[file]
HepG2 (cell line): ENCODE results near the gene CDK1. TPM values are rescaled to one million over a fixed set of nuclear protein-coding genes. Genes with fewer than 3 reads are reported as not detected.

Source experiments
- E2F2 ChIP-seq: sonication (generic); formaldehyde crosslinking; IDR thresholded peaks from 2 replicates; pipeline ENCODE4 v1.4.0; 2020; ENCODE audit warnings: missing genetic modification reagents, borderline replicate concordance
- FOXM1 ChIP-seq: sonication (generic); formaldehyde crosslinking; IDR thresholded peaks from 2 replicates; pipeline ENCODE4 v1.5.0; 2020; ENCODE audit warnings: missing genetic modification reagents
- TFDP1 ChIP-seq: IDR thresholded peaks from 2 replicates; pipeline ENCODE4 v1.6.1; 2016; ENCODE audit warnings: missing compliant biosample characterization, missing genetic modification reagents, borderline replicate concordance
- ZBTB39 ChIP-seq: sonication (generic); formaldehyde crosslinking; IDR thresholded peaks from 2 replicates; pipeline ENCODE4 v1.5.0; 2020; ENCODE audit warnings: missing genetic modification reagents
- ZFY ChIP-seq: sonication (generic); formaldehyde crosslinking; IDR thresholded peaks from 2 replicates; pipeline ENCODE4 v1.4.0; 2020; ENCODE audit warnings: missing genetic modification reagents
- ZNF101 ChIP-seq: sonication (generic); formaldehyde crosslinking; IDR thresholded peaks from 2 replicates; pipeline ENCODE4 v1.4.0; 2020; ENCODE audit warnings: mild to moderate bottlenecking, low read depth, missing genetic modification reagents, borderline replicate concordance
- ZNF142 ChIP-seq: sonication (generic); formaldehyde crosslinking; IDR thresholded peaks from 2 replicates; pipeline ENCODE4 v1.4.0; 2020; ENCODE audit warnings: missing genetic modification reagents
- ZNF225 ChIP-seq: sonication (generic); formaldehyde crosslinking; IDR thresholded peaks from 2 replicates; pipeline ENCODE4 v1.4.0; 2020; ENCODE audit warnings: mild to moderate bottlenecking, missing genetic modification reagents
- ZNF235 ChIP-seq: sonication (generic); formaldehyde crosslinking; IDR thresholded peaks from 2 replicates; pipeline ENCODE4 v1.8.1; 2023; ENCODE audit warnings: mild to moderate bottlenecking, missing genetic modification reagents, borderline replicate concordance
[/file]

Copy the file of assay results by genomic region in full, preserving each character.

HepG2 (cell line): ENCODE results near the gene CDK1. TPM values are rescaled to one million over a fixed set of nuclear protein-coding genes. Genes with fewer than 3 reads are reported as not detected.

Source experiments
- E2F2 ChIP-seq: sonication (generic); formaldehyde crosslinking; IDR thresholded peaks from 2 replicates; pipeline ENCODE4 v1.4.0; 2020; ENCODE audit warnings: missing genetic modification reagents, borderline replicate concordance
- FOXM1 ChIP-seq: sonication (generic); formaldehyde crosslinking; IDR thresholded peaks from 2 replicates; pipeline ENCODE4 v1.5.0; 2020; ENCODE audit warnings: missing genetic modification reagents
- TFDP1 ChIP-seq: IDR thresholded peaks from 2 replicates; pipeline ENCODE4 v1.6.1; 2016; ENCODE audit warnings: missing compliant biosample characterization, missing genetic modification reagents, borderline replicate concordance
- ZBTB39 ChIP-seq: sonication (generic); formaldehyde crosslinking; IDR thresholded peaks from 2 replicates; pipeline ENCODE4 v1.5.0; 2020; ENCODE audit warnings: missing genetic modification reagents
- ZFY ChIP-seq: sonication (generic); formaldehyde crosslinking; IDR thresholded peaks from 2 replicates; pipeline ENCODE4 v1.4.0; 2020; ENCODE audit warnings: missing genetic modification reagents
- ZNF101 ChIP-seq: sonication (generic); formaldehyde crosslinking; IDR thresholded peaks from 2 replicates; pipeline ENCODE4 v1.4.0; 2020; ENCODE audit warnings: mild to moderate bottlenecking, low read depth, missing genetic modification reagents, borderline replicate concordance
- ZNF142 ChIP-seq: sonication (generic); formaldehyde crosslinking; IDR thresholded peaks from 2 replicates; pipeline ENCODE4 v1.4.0; 2020; ENCODE audit warnings: missing genetic modification reagents
- ZNF225 ChIP-seq: sonication (generic); formaldehyde crosslinking; IDR thresholded peaks from 2 replicates; pipeline ENCODE4 v1.4.0; 2020; ENCODE audit warnings: mild to moderate bottlenecking, missing genetic modification reagents
- ZNF235 ChIP-seq: sonication (generic); formaldehyde crosslinking; IDR thresholded peaks from 2 replicates; pipeline ENCODE4 v1.8.1; 2023; ENCODE audit warnings: mild to moderate bottlenecking, missing genetic modification reagents, borderline replicate concordance